When I first met my husband George, he would blast music from Steely Dan every weekend and sing at the top of his lungs while puffing on his cigar. “Hmmm…,” I thought, “He really loves Steely Dan!” And after a while, though not immediately, I found myself singing along at a pretty high decibel. I love George, and the passion he felt for that music made me join along with him.
I can’t say the same about the cigar!
Now, if you ask the clergy for their favorite music, Rabbi Greg would say “U2!” Cantor Michelle would say “Puccini and Verdi,” Rabbi Jessica loves Bruce Springsteen, Jake Harris is classical, Rabbi Elana is classic rock and I’m a toss-up between musical theatre and Carole King. And, of course we all know that Rabbi Dan loves to sing “Bring Him Home” from Les Mis with vibrato… given the opportunity.
This week is Shabbat Shira – the Sabbath of Song. We chant a portion from the Torah called Shirat Hayam, the Song of the Sea. Using special melodies that depart from the regular Shabbat Torah chanting, we celebrate the dramatic story of our Exodus where the sea parts and we cross to freedom.
We find the words of Mi Chamocha in this portion, words that are a familiar part of our liturgy. These words are powerful and tell of our redemption. “Who is like you, Adonai?” sing the Israelites after crossing the sea. It was not an easy crossing: the sea had to part, we almost didn’t make it and the Egyptians and their horses drowned in that sea. I wonder what melody the Israelites chose for these words.
In planning services, I think so hard when selecting the melodies for our prayers. There are so many and I want to pick the setting that best captures the moment and inspires the congregation.
I know that no matter which one we sing, some will connect and love the melody while others may not resonate to it and may even find it alienating. Adding melody to our text makes it feel personal – and because of our taste in music, our background, our mood that day – it might touch us deeply, and it might not.
So how do we come together and pray if we don’t all agree on the melody? When the Israelites sang Mi Chamocha at the sea, who chose the tune? Was it Miriam? And if it was Miriam, did they join her because they liked the melody, or was it because of her passion for the melody that came from within her? Sometimes I wonder if I like Steely Dan or if I just get caught up in the passion of George’s singing and his connection to the song.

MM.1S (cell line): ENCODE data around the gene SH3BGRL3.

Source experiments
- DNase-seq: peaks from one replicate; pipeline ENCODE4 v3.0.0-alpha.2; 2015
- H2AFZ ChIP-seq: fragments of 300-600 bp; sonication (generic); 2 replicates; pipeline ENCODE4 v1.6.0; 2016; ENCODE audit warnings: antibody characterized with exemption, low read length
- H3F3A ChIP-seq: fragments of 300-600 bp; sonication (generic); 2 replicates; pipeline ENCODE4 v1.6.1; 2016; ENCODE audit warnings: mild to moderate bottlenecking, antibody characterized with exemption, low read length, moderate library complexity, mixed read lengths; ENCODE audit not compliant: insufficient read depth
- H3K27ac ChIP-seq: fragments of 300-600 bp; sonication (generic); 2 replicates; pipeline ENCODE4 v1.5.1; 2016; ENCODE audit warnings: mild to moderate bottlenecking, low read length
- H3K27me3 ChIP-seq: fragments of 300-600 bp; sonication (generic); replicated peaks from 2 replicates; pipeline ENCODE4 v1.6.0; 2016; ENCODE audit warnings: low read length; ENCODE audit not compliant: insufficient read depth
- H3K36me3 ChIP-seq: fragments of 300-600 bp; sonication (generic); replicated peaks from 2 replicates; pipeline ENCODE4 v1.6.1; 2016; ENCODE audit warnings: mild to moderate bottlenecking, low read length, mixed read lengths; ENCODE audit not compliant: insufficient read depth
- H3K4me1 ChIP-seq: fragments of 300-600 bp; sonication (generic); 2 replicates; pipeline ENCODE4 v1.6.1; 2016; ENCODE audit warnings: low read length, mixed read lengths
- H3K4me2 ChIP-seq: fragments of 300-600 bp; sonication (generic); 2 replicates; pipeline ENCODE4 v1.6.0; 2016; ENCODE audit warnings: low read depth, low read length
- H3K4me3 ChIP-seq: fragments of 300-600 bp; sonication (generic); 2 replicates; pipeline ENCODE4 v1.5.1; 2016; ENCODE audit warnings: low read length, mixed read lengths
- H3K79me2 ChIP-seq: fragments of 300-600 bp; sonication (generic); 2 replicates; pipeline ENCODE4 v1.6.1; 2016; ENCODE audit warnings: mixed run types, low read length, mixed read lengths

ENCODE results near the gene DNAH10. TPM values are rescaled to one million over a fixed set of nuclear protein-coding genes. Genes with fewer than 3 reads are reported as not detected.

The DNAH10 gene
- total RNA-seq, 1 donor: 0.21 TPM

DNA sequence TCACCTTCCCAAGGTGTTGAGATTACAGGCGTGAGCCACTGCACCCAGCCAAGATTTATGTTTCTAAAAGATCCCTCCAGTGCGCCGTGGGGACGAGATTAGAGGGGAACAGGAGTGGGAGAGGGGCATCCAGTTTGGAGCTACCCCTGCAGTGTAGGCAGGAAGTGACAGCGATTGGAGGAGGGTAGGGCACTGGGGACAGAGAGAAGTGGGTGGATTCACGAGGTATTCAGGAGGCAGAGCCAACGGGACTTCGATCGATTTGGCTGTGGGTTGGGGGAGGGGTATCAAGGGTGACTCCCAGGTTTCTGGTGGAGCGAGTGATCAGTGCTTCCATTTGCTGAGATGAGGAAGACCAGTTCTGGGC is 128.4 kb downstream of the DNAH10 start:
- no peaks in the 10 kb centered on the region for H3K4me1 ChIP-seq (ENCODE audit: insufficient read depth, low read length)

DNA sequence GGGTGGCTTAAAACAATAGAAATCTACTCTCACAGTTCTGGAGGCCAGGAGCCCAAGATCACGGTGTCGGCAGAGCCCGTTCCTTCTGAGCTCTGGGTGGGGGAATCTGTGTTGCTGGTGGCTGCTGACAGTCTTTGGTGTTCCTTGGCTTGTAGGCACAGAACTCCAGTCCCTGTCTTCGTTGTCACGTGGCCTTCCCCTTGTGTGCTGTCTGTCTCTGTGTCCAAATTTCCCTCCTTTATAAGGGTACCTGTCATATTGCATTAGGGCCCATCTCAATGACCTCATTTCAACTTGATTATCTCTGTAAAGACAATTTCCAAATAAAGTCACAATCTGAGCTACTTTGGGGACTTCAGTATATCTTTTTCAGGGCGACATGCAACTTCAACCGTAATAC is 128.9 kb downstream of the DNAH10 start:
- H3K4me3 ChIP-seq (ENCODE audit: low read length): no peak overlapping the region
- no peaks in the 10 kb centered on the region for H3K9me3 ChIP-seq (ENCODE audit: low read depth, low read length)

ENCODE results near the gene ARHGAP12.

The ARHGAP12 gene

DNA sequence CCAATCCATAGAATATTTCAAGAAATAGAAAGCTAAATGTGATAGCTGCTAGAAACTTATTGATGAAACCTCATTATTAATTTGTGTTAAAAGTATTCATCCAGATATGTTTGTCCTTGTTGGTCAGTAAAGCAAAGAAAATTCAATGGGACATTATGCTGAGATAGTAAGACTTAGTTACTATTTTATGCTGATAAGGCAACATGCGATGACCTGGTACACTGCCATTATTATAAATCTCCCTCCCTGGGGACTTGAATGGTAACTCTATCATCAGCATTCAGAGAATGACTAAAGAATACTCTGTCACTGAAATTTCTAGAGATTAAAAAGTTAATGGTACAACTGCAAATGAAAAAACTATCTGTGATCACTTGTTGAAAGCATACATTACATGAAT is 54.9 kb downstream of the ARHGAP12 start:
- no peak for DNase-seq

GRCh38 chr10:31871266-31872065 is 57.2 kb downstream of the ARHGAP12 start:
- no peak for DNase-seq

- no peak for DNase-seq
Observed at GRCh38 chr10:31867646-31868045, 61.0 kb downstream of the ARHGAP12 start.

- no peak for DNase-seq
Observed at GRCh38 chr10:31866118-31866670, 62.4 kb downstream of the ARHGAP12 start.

Melody helps us encounter the text personally, but the passion we put into our singing is what’s most contagious. If we find ourselves sitting next to someone chanting the prayers with passion, how can we not sing along? We might find their spirit contagious.
There are times when I choose a melody that perhaps isn’t my personal favorite, but I know many in the congregation connect with it. And in that moment in services, I find myself singing along caught up with passion – even if it might not be my personal first choice for that prayer.
This weekend we are blessed to have Elana Arian join us for Shabbat Shira where she will lead us on Friday night and Saturday morning with many of her melodies and other melodies as well. Elana is a world-renowned composer, multi-instrumentalist performer and leader of worship. I hope you will join us and get caught up with her passion for music and prayer.
When we join together and raise our voices, we truly become a community. We become one – one with each other and with the Holy One.
Cantor Lori Brock
Join us for tonight’s Shabbat service at Temple Beth El’s Schaefer Family Campus or online on Virtual Beth El.